Smith writes about artists as fallible human beings and not as mythical creatures, capable of changing the world one word, one song, one picture at a time, although once they believed they could. These are the artists who support artists. The women who support their men. The addicts supporting, and enabling, the addicts. And the friends, like family, who make a choice to walk away, finally, after nothing more can be done for the ones we love. And what makes us love them, anyway? Do we even remember? When the end comes, did we ever really know what it was that caught our attention, our whole heart? Does it even matter, when a connection runs so deep, when there is so much scar tissue, when there are so many stories to tell, that the wounds won’t ever heal while we insist on retelling them?

 

It’s not a happy story, although there is joy, wonder and contentedness in the tiny moments.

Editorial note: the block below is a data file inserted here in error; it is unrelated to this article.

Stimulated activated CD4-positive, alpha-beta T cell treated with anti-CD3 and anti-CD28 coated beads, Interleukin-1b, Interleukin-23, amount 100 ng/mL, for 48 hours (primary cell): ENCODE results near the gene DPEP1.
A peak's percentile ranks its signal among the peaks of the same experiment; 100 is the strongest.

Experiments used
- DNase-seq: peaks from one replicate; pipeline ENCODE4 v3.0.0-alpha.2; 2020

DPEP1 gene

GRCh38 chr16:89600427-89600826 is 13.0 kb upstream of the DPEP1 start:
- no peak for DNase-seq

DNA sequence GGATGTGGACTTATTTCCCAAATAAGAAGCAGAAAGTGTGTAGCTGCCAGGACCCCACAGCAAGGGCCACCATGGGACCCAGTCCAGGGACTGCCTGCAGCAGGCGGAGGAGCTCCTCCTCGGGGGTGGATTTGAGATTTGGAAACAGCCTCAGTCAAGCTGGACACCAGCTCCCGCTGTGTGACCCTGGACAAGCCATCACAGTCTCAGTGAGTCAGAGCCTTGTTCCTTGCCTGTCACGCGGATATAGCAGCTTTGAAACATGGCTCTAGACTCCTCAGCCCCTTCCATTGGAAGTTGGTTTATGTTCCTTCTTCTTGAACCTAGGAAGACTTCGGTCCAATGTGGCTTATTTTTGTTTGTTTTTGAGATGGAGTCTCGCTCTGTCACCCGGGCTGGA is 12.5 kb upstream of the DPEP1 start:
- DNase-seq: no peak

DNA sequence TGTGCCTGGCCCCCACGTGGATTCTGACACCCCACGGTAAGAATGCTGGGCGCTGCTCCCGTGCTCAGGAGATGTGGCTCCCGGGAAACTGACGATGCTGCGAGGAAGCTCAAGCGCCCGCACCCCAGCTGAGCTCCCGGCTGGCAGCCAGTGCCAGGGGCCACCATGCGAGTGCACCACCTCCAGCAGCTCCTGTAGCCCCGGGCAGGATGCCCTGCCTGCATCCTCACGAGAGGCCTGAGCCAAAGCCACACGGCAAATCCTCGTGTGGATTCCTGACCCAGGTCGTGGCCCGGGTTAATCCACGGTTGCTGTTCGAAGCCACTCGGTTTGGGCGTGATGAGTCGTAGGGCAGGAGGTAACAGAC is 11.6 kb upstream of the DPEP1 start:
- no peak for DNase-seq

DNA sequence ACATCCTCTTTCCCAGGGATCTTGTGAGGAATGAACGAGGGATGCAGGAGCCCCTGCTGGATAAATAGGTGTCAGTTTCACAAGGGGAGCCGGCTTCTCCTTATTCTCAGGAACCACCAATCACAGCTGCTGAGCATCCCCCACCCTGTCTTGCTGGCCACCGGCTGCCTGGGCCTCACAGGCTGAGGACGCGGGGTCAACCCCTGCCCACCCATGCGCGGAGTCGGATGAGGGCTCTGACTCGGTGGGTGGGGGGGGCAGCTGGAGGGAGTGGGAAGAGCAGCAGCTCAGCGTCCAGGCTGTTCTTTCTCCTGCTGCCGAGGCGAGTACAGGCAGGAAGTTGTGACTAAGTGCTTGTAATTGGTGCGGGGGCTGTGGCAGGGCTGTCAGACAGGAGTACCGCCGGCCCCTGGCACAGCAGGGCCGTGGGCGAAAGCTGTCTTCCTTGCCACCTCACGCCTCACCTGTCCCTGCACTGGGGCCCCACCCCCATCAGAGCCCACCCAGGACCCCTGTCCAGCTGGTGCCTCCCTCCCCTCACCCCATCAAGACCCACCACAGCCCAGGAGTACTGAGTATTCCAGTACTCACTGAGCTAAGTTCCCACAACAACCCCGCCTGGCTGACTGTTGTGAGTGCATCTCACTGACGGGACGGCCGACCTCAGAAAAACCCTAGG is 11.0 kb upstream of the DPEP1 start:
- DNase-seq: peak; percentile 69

Anna McGahan shares Clift’s wounds and words in a way that fills us with wonder, delight, and yes, some despair. Her precise vocal work and the cadence of her speech is naturally lilting and wonderfully poetic without being predictable or pointed or laboured, finding entries into Clift’s language and imagery as if she is opening doorways to a fairy realm. And perhaps she is, giving us a peak inside her bohemian faery bower. Bryan Probets breathes a full life into George Johnston, her famous husband (the author of My Brother Jack), even as the character’s breath fails him. On multiple occasions I wish him ill, hoping his breath will catch for the last time, long before it is destined to do so. At one stage I think he’ll stumble into the sea and drown. Good! No. He stays and lingers, and seethes and rages, and slowly, too slowly, he rots and Clift remains by him.